Advertisement

Luke Fowler and Sue Tompkins

The Modern Institute, Glasgow, UK

In Sue Tompkins’s text-based performances, words bob, weave and reverberate, their sounds and meanings stretched and remade. For Luke Fowler’s film Country Grammar (with Sue Tompkins), (2017), we see and hear Tompkins as she reads the 2003 piece from which the film takes its title but, just as a literal understanding of the words can sometimes slip from our grasp in a flurry of repetition, Fowler’s visual grammar strays from its subject too. While the 18-minute film, transferred to digital from 16mm, includes every word and nuance of Country Grammar, this is no straightforward documentation of the work.

It begins with Tompkins in a recording studio, a pink microphone in one hand, a fixed mic in front of her, as she reads from individual sheets of A4 paper, their corners curled slightly with age. The camera scans the space, flitting and shaking, coming to rest on Tompkins as she rocks and rolls, her gently rhythmic movements suggestive of some kind of word-induced trance. She is filmed from the front, the side, behind, below, her words out of sync with the pictures as she smiles and talks.

web_7.-tmi-fowll-43346-still.jpg

Luke Fowler, Country Grammar (with Sue Tompkins), 2017, film still, 16mm film transferred to digital, 18 mins 29 secs. Courtesy: the artist and The Modern Institute/ Toby Webster Ltd, Glasgow, UK; photograph: Patrick Jameson  

Luke Fowler, Country Grammar (with Sue Tompkins), 2017, 16mm film still transferred to digital. Courtesy: the artist and The Modern Institute/ Toby Webster Ltd, Glasgow, UK; photograph: Patrick Jameson

 

We’re told in the accompanying gallery text that ‘Fowler’s main intent was to record Tompkins from a variety of aural and visual perspectives,’ and the use of multiple microphones – they were also installed around the studio – is reflected in the film’s performative presentation. With the screen positioned on the gallery’s back wall, two speakers to the left and right provide a forensic, multi-channel soundtrack that shifts from back to front and side to side. This attention to sonic detail can be seen in the wider installation, too – the concrete floor of the gallery’s Aird’s Lane space has been carpeted and each of the painted orange side walls features an acoustic panel. Spot-lit on the back wall are four of Tompkins’s small abstract paintings (all 2017).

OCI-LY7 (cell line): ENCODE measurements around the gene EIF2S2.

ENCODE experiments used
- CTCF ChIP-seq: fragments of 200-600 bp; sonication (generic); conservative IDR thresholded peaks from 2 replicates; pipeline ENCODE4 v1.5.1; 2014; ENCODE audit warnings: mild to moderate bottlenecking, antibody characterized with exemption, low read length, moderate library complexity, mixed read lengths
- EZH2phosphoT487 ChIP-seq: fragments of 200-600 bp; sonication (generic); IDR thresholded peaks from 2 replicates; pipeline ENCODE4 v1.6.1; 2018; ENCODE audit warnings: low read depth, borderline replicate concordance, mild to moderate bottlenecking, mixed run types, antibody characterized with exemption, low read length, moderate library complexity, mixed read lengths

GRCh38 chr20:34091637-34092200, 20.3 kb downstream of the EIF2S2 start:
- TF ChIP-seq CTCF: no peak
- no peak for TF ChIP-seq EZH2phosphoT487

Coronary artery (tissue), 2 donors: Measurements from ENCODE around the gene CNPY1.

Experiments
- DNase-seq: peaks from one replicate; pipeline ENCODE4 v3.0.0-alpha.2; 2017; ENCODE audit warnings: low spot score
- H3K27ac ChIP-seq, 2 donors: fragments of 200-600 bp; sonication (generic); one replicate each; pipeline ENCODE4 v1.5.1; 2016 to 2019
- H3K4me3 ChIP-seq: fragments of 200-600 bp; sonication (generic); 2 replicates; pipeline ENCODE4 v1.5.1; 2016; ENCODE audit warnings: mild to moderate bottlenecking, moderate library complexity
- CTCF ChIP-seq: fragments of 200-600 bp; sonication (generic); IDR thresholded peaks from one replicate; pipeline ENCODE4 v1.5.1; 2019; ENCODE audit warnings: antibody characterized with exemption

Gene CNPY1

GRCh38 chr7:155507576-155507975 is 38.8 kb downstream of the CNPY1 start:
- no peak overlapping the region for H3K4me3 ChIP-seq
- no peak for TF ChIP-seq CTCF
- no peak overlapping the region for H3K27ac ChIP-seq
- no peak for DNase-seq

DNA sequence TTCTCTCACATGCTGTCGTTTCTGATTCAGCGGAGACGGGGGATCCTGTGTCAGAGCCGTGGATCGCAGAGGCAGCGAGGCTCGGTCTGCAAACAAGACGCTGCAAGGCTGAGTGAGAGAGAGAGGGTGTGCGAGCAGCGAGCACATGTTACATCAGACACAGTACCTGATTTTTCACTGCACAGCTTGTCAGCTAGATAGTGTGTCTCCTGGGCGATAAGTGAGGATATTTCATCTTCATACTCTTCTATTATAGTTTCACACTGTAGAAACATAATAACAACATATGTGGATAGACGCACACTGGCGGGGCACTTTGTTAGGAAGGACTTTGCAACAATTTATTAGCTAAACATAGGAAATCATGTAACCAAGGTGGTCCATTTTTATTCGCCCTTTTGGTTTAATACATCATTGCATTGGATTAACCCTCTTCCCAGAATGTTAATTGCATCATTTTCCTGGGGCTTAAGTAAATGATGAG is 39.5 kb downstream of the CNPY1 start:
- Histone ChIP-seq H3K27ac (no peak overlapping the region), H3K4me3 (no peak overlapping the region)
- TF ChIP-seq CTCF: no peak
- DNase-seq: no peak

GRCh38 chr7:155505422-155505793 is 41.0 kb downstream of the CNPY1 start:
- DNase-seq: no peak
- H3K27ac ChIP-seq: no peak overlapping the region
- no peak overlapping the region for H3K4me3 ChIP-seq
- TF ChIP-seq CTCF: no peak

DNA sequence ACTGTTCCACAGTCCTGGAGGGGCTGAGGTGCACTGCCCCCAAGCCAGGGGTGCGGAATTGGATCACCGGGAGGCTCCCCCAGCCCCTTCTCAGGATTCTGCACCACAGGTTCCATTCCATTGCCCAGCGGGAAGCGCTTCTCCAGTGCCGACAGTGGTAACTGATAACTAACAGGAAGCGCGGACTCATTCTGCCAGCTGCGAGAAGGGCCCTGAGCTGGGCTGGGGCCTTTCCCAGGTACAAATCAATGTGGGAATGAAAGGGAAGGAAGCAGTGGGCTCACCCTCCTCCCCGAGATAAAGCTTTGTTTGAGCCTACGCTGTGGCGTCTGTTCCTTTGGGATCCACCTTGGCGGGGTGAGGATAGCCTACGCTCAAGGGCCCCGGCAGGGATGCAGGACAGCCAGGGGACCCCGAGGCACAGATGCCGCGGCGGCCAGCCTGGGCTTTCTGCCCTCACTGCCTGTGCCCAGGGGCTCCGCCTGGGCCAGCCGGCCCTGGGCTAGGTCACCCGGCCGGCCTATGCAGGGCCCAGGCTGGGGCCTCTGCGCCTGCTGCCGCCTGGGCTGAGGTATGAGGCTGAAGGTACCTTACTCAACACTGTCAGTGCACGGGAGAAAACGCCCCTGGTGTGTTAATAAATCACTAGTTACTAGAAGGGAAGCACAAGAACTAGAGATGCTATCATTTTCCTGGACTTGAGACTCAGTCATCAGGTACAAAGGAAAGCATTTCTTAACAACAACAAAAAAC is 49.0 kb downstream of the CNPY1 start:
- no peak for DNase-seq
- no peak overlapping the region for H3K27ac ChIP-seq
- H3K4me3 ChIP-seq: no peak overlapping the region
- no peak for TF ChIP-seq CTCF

From one of two simple wooden benches, the effect of this considered presentation is a clean, resonant sound – the different channels of sound rise and fall as we hear pages turning, the wind in the trees, a motorcycle passing by. All this while Tompkins’s words keep pulling the viewer in, even as Fowler’s camera cuts away from her performance, his visual roving taking us from close-ups of her restless, almost dancing feet in yellow and pink trainers to the faux countryside of a Glasgow park. It’s this latter footage – a collection of unrelated scenes providing a contemplative echo to Tompkins’s insistent delivery – that makes up the largest part of the film’s imagery. We roam from street to domestic setting, a children’s play area to the inside of a crammed fridge – prosaic sequences with seemingly no direct link to Tompkins’s text.

web_11.-2017-st-countrygrammar-tmi-bricksspace-install.jpg

Sue Tompkins, ‘Country Grammar’, 2017, installation view, The Modern Institute, Glasgow, UK. Courtesy: the artist and The Modern Institute/ Toby Webster Ltd, Glasgow; photograph: Patrick Jameson

Sue Tompkins, ‘Country Grammar’, 2017, installation view, The Modern Institute, Glasgow, UK. Courtesy: the artist and The Modern Institute/ Toby Webster Ltd, Glasgow; photograph: Patrick Jameson

Since Country Grammar was first performed nearly 15 years ago, our relationship to both words and images has clearly shifted. Listening and watching in 2017 – and also reading each page of the text in the accompanying A5 pamphlet – it’s difficult not to think of social media threads and status updates; Instagram feeds and Snapchat filters. Such developments could, on the one hand, prompt us to ask of the film, ‘Why now?’ Is this, to repeat a term used by Tompkins, simply ‘a reminisce’, an attempt to capture ‘The faded page / Like a dream’ (Tompkins again). Yet, rather than just a reaffirming of memory, Fowler’s treatment foregrounds the urgency and fluidness of the spoken word; crucially, its presentation lends the film a performative, live feel, even though for much of it Tompkins is visually absent. In the battle of words versus time, language has it.